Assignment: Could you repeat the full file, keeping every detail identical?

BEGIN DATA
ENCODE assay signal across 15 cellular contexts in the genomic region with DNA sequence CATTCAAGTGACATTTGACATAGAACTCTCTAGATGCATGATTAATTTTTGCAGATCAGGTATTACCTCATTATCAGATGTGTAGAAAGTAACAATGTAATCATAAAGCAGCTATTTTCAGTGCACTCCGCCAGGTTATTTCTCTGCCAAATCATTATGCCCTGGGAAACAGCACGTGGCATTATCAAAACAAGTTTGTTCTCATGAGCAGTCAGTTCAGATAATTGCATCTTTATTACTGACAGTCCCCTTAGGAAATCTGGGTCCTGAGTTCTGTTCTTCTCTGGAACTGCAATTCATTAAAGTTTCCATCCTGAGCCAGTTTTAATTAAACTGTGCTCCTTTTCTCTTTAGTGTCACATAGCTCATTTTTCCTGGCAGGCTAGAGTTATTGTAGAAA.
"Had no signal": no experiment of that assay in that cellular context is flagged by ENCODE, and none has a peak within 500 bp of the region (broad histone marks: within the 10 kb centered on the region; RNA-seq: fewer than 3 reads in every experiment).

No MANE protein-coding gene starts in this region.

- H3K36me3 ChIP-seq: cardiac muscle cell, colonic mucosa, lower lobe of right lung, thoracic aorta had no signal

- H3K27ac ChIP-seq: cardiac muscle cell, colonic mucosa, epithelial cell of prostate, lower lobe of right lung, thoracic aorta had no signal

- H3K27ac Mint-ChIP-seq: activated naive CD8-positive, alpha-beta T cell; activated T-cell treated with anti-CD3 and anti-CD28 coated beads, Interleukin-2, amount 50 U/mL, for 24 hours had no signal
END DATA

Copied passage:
ENCODE assay signal across 15 cellular contexts in the genomic region with DNA sequence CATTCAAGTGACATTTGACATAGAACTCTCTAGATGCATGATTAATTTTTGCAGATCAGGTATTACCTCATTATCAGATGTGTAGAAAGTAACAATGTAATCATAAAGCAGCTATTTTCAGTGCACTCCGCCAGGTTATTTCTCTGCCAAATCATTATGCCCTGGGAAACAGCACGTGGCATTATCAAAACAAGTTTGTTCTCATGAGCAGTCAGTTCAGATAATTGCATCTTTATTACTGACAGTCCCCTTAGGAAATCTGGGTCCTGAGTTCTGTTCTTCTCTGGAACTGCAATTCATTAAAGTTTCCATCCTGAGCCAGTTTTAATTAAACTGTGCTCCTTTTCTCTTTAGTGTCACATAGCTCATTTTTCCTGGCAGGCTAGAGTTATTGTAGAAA.
"Had no signal": no experiment of that assay in that cellular context is flagged by ENCODE, and none has a peak within 500 bp of the region (broad histone marks: within the 10 kb centered on the region; RNA-seq: fewer than 3 reads in every experiment).

No MANE protein-coding gene starts in this region.

- H3K36me3 ChIP-seq: cardiac muscle cell, colonic mucosa, lower lobe of right lung, thoracic aorta had no signal

- H3K27ac ChIP-seq: cardiac muscle cell, colonic mucosa, epithelial cell of prostate, lower lobe of right lung, thoracic aorta had no signal

- H3K27ac Mint-ChIP-seq: activated naive CD8-positive, alpha-beta T cell; activated T-cell treated with anti-CD3 and anti-CD28 coated beads, Interleukin-2, amount 50 U/mL, for 24 hours had no signal